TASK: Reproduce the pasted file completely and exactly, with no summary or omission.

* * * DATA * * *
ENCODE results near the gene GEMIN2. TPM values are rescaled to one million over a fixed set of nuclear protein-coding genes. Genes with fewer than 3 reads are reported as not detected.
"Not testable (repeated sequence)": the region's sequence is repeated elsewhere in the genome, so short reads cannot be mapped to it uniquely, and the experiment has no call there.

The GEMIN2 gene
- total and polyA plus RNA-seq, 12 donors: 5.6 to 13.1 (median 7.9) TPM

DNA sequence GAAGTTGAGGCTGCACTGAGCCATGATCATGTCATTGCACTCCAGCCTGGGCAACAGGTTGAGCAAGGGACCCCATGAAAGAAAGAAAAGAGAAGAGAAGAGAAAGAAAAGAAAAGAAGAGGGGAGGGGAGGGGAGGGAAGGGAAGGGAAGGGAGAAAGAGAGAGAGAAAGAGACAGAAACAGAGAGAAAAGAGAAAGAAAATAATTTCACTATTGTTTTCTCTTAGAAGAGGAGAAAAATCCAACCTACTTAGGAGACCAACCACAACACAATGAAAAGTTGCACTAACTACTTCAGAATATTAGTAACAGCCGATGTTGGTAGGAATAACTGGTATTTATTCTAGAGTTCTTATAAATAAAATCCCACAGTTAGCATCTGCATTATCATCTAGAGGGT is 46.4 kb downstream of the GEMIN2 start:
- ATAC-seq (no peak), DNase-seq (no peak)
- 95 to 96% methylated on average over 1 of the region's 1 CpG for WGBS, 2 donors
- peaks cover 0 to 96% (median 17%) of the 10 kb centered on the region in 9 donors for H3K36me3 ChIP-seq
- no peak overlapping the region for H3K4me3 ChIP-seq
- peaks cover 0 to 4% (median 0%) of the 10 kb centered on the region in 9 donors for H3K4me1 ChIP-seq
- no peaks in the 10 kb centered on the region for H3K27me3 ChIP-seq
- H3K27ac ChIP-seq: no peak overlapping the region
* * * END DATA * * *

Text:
ENCODE results near the gene GEMIN2. TPM values are rescaled to one million over a fixed set of nuclear protein-coding genes. Genes with fewer than 3 reads are reported as not detected.
"Not testable (repeated sequence)": the region's sequence is repeated elsewhere in the genome, so short reads cannot be mapped to it uniquely, and the experiment has no call there.

The GEMIN2 gene
- total and polyA plus RNA-seq, 12 donors: 5.6 to 13.1 (median 7.9) TPM

DNA sequence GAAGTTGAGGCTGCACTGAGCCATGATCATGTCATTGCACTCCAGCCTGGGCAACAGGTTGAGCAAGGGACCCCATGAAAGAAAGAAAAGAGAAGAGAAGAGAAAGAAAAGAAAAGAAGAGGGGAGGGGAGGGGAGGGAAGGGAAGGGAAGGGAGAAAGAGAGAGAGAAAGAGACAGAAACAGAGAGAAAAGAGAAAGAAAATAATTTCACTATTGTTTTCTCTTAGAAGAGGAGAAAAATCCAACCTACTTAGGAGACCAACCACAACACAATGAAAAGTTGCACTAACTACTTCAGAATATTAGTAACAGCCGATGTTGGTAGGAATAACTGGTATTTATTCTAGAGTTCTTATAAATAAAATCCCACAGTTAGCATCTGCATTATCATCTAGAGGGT is 46.4 kb downstream of the GEMIN2 start:
- ATAC-seq (no peak), DNase-seq (no peak)
- 95 to 96% methylated on average over 1 of the region's 1 CpG for WGBS, 2 donors
- peaks cover 0 to 96% (median 17%) of the 10 kb centered on the region in 9 donors for H3K36me3 ChIP-seq
- no peak overlapping the region for H3K4me3 ChIP-seq
- peaks cover 0 to 4% (median 0%) of the 10 kb centered on the region in 9 donors for H3K4me1 ChIP-seq
- no peaks in the 10 kb centered on the region for H3K27me3 ChIP-seq
- H3K27ac ChIP-seq: no peak overlapping the region